Monday, March 9, 2009

Next Generation Misbehavers

John has a group of friends from childhood that he has stayed close with into adulthood. These cronies were partners in crime with him through harmless fun when they were little, and the more serious type of "adventures" that teenage boys with imagination and boredom tend to get into. John looked forward to the day his kids would create adventures with his buddies' kids. And when I say "looked forward to," I think he did this with excited anticipation but also a sense of dread now being on the other end of the spectrum and remembering the stress and worry that a group of boys can cause their parents.


One of these buddies lives just a few houses away from John's parents. This is a Norman Rockwell-esque neighborhood. It is the type of neighborhood where you can let your kids out to play without constantly supervising them. It is the type of neighborhood where everyone knows everyone and you can count on your neighbors to look out for each other. It is the type of neighborhood surrounded by woods and creeks and areas screaming to be explored with an adventure waiting around every corner.


So while visiting last weekend, we let our boy out to play checking occasionally to make sure he was unharmed. We didn't stand over him, but called out to confirm he was still within earshot, playing nicely, and not doing anything that would cause severe bodily injury or property damage. After about an hour, we lost track of him. We called and called but got no response. We started to worry. We ran around the yard and woods in the immediate area of the house and saw no sign of him. We started to REALLY worry. We called John's buddy. His girl was missing too. We figured they were playing together, but neither was answering to the calls.


John hopped in the car and started the search. He ran into his friend who was also driving around searching. John stayed in the neighborhood, searching around the woods and creek, while his buddy said he'd go look at nearby apartments where his girl sometimes went to play by the lake. John had no luck so left the neighborhood to go out on the road and head toward the apartments. He passed his buddy on the road, who had the angry and relieved look of a person who had a weight of worry lifted. His buddy pointed to the back seat indicating he had the misbehavers and was bringing them back home.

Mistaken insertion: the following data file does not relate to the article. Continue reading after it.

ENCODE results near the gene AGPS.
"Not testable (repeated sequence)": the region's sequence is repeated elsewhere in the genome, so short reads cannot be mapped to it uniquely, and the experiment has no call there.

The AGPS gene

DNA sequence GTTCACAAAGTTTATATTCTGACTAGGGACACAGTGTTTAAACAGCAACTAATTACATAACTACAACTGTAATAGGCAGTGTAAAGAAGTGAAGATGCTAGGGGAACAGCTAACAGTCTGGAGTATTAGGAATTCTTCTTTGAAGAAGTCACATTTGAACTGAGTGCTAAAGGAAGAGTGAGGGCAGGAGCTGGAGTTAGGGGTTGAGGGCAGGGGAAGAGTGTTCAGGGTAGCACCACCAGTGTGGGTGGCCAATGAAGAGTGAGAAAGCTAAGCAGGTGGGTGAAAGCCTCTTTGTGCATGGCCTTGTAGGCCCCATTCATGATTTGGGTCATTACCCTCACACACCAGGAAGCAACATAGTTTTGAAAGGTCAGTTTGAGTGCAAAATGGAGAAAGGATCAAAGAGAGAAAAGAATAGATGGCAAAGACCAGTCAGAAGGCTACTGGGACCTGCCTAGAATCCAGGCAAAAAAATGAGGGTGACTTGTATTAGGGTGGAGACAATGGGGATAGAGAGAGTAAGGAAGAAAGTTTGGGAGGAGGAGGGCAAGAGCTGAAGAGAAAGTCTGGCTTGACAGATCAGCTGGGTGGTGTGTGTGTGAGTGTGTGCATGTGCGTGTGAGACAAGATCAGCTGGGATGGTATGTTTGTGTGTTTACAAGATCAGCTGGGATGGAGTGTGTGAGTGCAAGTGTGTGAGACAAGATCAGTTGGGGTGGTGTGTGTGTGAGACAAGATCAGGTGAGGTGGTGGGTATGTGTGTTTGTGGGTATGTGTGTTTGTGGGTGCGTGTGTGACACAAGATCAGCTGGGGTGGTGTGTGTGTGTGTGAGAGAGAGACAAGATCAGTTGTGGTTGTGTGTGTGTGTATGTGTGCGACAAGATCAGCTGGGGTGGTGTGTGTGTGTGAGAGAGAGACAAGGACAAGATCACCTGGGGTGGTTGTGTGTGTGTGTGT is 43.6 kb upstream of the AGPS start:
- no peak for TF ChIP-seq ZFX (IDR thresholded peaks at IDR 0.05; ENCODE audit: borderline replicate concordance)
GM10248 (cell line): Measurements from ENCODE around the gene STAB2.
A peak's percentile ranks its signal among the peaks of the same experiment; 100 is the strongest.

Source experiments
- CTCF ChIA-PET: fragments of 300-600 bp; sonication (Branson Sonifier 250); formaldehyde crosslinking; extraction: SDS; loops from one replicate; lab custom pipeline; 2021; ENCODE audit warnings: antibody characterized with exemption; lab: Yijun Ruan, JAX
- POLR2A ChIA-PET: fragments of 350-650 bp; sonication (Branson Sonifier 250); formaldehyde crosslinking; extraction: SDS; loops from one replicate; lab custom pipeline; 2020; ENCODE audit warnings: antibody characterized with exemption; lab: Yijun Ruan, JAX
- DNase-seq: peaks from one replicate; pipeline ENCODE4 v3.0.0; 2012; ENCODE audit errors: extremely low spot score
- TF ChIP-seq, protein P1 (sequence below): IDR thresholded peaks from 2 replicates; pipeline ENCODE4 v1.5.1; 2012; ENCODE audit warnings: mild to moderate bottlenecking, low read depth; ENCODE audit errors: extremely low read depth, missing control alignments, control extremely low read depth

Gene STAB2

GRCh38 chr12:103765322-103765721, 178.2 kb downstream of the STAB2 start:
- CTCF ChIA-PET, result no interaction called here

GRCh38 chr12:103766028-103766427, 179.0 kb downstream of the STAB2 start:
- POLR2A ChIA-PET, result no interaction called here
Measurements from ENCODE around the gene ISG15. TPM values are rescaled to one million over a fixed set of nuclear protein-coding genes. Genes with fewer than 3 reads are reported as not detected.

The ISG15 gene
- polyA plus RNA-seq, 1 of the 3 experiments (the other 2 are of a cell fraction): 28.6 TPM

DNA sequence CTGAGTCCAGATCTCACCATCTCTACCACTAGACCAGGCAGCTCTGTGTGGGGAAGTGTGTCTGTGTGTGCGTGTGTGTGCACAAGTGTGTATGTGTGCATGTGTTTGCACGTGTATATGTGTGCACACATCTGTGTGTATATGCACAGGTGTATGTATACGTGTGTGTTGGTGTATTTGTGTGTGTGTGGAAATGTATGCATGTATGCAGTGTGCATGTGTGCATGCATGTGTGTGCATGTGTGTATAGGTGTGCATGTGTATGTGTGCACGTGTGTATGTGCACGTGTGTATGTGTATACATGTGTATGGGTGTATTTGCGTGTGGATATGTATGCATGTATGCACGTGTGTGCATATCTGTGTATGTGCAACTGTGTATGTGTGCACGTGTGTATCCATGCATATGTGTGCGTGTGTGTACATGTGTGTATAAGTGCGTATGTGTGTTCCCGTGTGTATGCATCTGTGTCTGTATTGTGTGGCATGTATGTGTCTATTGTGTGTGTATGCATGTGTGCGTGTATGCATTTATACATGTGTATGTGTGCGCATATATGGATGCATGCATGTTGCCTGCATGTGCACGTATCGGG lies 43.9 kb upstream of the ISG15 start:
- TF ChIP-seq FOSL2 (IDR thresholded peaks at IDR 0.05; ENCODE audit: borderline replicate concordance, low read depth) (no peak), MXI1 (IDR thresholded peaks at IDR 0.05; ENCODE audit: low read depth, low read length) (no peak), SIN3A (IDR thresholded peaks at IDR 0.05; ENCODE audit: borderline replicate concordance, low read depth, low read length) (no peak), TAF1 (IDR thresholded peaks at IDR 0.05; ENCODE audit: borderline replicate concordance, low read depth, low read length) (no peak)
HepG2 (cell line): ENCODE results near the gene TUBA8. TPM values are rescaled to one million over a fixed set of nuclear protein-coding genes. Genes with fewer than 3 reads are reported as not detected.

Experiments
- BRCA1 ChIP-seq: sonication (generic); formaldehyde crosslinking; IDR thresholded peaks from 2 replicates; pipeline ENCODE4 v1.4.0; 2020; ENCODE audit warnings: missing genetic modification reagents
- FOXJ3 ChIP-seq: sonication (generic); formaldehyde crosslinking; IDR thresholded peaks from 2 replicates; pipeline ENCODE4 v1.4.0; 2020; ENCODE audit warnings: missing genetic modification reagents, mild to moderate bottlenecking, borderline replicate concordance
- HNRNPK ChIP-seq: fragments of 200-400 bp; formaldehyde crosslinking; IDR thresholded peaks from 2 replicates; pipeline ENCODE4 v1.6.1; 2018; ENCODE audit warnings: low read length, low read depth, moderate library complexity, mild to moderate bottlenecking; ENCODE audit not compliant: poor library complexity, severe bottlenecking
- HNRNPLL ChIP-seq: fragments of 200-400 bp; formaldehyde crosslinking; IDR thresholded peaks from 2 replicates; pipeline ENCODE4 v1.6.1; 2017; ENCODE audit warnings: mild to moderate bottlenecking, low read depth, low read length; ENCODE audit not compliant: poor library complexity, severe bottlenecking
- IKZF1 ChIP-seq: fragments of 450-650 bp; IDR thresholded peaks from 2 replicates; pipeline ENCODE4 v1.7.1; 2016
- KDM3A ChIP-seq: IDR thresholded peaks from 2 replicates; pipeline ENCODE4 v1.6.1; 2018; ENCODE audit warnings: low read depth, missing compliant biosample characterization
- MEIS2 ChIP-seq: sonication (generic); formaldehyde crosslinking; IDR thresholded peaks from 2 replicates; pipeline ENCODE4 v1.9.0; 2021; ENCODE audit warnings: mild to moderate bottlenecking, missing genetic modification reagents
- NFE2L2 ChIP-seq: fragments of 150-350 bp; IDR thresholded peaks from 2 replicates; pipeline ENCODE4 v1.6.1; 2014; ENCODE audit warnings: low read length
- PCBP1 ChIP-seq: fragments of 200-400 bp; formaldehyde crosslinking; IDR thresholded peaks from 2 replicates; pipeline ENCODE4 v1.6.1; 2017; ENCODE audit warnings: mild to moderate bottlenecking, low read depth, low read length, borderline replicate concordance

John followed his buddy back to his house, ready to read them the riot act. He would put on a good show of it. They were safe, and hadn't he done many of the same things when he was a boy? Hadn't he put his father through worry after worry? Looks like payback time had begun, maybe a little earlier than he was expecting.


When he opened the door to the back seat, there they sat, soaking wet and looking very guilty. But they also looked happy as heck and loyal to the end, neither blaming the other for trouble they were in.


I wonder who was the instigator, and if we are going to have to forbid them from playing together in the future.





4 comments:

Anonymous said...

That wasn't nice.

After each sentence I got more upset. I was rehearsing my speech to the parents and the child.

I will leave this one up to you because as our other child says, "Memaw your just not a dog person".

Love Mom

Angie @ KEEP BELIEVING said...

You had me going. Good one.

Memaw, i am not a dog person, either.

KEEP BELIEVING

utmomof 5 said...

Hee Hee :) I am a dog person and I loved the story!!

Loth said...

Brilliant post. And makes me glad have a cat - she does her own thing and we just don't ask too many questions.